Flexible Wire- Conductor and Insulation for flexible wire and cable
Medical device, aerospace and automation manufacturers often require flexible cables for their products. Flexible wire and cable can have many interpretations. Sometimes a simple description such as, “the wire needs to be as limp as a wet noodle” is enough to understand your needs. The choice of type of conductor and insulation can greatly influence the flexibility of the cable performance. Understanding what the flexibility requirements are will help to determine the materials and construction for the flexibility of the wire or cable.
When specifying a flexible cable you need tell your cable manufacturer what the intended use will be.
- Do you need to route it through equipment or a tight space?
- Will it be subject to repetitive flexing?
- Do you need the cable to flexible during use?
There are several factors which make a cable flexible, a few are:
- Conductor stranding
- Shield types
- Cable lay
- Insulation materials.
Typically in conductor stranding, the more strands a conductor has the more flexible the wire will be. Normally “off the shelf” wire and cable is stranded in 7 or 19 strand configurations, is not flexible enough for most applications requiring flexible or high flex cycles. The general rule is the higher the strand count of the conductor, the more flexible the wire or cable will be. Stranded conductors are composed of un-insulated “strands” of wire twisted together. The advantages of stranded conductor over a single strand are increased flexibility and flex-fatigue life. When you see 22AWG (19/34) for example, what the description means is that there are 19 strands of 34 AWG making up the 22 AWG conductor. Other common options for a 22 AWG is a single strand (solid) up to 168/44 strands. The construction of the conductor also plays a role in the cable’s flexibility, for example a rope stranding is the most flexible. For repetitive flexing applications such as robotics and automation, the use of high strand alloy material is recommended.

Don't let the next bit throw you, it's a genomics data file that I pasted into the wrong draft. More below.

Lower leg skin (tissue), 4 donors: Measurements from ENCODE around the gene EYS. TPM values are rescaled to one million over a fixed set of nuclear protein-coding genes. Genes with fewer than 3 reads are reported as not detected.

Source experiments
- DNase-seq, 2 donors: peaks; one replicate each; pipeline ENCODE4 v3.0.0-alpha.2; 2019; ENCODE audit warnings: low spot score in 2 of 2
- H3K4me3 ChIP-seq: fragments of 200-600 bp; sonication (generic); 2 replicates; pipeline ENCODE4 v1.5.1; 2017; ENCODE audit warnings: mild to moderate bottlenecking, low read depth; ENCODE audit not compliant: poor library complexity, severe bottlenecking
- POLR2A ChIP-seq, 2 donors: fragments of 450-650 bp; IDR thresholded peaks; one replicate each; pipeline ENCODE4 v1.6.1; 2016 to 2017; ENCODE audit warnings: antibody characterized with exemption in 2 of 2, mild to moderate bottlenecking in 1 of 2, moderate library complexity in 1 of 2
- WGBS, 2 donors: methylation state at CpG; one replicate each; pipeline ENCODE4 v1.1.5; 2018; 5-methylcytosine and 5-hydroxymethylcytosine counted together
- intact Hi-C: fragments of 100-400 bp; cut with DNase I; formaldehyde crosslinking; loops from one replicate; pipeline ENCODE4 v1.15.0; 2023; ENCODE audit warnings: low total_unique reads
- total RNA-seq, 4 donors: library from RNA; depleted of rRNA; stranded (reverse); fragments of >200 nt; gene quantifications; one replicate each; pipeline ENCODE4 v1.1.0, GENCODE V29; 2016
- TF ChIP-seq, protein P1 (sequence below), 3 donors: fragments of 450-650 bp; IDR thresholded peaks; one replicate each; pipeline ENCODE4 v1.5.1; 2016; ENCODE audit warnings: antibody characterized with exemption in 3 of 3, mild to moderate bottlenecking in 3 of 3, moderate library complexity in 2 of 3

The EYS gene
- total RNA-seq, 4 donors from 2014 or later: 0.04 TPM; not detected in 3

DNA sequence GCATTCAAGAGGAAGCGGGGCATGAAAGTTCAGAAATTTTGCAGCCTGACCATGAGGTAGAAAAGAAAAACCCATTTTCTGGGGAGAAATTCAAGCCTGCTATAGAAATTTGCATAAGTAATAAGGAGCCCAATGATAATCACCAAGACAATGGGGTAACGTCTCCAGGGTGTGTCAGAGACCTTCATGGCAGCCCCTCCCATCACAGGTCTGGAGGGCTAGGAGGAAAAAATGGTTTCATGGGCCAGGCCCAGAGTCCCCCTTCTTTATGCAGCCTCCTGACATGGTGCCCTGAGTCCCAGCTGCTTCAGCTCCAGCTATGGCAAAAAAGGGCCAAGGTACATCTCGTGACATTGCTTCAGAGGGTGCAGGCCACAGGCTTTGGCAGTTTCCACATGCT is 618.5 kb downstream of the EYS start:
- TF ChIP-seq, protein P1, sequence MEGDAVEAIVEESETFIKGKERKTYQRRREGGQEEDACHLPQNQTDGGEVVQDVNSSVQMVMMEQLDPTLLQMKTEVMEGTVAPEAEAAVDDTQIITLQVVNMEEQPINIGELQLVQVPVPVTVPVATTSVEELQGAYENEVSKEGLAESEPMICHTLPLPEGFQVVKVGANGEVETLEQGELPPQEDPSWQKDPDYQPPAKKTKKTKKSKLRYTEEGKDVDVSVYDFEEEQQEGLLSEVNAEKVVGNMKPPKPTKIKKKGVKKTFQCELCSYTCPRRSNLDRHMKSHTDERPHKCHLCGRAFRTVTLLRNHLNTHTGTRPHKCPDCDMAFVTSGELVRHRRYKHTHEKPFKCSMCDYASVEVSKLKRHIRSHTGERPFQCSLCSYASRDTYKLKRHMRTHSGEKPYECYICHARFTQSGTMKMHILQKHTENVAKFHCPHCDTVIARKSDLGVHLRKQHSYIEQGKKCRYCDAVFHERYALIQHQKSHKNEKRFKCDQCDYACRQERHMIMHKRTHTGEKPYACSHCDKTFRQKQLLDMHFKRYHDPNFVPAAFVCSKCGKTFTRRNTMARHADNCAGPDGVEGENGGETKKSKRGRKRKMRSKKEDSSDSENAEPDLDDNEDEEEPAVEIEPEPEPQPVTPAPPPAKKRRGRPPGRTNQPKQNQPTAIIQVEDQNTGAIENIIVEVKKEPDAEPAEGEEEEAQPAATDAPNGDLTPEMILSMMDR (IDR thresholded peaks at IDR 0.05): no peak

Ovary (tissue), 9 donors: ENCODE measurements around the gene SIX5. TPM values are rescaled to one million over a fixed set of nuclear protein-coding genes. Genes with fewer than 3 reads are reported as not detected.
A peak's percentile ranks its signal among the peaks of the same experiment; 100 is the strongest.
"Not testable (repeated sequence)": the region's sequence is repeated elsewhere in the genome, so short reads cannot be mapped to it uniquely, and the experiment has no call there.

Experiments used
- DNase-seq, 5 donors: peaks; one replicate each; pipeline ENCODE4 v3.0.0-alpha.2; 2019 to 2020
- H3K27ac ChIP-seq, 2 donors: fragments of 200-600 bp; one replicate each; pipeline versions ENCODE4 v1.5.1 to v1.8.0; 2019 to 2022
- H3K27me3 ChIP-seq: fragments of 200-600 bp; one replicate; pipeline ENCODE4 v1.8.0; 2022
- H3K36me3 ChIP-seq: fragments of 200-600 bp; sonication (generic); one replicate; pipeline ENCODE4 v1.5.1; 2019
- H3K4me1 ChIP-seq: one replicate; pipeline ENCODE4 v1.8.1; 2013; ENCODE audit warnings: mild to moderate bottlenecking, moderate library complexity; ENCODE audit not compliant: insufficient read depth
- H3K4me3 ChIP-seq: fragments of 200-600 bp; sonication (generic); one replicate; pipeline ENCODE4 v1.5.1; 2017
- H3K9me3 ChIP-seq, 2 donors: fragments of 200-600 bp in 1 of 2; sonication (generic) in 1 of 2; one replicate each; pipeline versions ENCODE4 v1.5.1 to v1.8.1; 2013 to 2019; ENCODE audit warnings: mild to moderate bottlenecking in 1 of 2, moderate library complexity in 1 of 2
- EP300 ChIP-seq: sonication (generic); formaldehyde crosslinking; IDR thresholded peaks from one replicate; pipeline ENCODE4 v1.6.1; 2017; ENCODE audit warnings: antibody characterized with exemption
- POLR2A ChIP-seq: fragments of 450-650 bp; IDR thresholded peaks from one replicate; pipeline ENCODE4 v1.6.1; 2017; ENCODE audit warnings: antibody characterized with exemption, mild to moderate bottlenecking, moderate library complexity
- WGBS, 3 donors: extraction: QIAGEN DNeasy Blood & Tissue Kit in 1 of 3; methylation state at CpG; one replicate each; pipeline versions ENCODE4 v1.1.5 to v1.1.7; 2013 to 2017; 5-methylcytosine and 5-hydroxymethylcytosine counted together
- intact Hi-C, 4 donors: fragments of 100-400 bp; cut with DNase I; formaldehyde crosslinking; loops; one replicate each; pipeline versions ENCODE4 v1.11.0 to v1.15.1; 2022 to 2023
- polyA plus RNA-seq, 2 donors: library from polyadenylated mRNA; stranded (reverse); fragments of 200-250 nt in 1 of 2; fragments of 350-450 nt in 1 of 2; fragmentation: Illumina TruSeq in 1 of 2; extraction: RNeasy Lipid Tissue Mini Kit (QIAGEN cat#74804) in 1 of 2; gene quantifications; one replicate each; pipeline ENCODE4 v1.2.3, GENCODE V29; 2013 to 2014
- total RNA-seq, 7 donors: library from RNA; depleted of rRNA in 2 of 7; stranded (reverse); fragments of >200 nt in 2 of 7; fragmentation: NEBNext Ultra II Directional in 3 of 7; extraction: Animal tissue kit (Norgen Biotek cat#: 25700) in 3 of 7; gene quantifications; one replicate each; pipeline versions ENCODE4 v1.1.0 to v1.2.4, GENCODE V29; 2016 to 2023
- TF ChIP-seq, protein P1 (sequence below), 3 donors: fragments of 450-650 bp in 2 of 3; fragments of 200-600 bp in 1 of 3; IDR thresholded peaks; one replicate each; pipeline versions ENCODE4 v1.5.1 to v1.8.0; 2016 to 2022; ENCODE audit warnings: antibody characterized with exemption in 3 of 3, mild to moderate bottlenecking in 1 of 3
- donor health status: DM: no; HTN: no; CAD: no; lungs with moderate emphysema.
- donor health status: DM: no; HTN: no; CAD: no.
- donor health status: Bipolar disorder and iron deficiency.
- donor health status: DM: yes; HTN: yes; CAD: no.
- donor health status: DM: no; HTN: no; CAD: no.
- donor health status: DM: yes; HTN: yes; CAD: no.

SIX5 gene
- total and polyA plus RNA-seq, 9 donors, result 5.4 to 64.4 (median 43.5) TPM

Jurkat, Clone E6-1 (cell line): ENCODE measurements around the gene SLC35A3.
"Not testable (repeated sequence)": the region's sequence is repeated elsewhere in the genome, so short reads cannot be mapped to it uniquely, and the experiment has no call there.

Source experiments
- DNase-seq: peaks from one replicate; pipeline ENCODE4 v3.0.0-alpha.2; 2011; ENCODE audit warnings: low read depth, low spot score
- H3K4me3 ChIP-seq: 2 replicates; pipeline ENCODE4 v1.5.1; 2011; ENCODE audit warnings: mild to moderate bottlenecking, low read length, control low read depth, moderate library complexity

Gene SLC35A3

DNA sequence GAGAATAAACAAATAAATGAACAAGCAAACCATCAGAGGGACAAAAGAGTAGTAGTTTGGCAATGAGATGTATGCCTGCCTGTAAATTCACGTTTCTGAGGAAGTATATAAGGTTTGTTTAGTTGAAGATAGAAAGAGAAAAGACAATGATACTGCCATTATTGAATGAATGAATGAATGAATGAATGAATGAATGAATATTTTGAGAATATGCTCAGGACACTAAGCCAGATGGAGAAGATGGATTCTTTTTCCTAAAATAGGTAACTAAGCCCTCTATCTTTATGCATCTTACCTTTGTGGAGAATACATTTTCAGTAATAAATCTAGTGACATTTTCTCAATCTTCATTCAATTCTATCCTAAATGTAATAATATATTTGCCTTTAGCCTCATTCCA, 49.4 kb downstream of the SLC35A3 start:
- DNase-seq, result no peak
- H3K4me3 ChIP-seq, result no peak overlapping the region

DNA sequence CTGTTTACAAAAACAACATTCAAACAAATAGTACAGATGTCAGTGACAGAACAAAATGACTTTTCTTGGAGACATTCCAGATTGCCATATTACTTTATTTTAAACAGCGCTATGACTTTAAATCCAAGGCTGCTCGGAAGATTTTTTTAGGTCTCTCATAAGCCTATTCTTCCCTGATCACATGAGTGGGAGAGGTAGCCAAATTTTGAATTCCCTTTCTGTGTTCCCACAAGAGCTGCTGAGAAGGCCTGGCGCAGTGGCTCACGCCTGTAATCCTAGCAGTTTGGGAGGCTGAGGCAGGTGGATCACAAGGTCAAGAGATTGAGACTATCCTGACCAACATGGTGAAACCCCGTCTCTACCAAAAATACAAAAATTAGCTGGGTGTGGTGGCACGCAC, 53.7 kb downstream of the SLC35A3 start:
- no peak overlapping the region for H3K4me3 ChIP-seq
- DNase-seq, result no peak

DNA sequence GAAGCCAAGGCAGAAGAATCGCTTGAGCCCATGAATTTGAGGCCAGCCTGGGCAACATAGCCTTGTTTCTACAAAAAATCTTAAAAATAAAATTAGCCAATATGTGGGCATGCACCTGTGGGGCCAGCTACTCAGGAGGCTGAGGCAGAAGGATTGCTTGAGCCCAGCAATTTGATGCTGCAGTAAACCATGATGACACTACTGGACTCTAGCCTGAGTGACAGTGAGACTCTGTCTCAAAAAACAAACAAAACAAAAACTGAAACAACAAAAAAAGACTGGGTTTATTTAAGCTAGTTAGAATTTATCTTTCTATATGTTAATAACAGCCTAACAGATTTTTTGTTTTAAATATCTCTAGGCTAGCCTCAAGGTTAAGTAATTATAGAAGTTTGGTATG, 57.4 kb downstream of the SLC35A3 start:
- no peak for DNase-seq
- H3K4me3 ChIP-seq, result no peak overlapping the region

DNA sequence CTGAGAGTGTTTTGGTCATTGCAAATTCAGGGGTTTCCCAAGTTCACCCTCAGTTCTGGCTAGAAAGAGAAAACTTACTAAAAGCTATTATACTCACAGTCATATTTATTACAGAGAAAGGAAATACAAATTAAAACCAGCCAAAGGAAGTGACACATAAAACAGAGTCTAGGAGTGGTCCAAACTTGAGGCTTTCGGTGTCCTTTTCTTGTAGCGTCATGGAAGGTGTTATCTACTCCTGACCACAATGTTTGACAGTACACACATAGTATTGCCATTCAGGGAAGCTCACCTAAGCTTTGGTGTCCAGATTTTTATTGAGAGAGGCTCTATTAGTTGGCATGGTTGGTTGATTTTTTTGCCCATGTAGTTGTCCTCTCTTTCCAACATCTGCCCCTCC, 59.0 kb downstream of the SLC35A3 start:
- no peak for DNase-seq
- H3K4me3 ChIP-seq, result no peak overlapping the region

Choosing the right insulation can add to the cable’s flexibility. Silicone is one the most flexible of the compounds used. Silicone wire is used to meet a variety of demands such as extreme high and low temperature requirements, flame resistance, flexibility, strength and purity. The application and environment also play a role when choosing jacket material. Harsh environments, chemicals, and abrasion will narrow down your insulation and jacket options. Discussing your flexible wire application with a cable manufacturer can help you choose the right materials for the performance and longevity of your product.
For assistance with custom wire & cable design, contact a design expert at
Calmont Wire & Cable, Inc.
420 East Alton Ave.
Santa Ana, CA 92707
Phone: 800-905-7161 ext. 135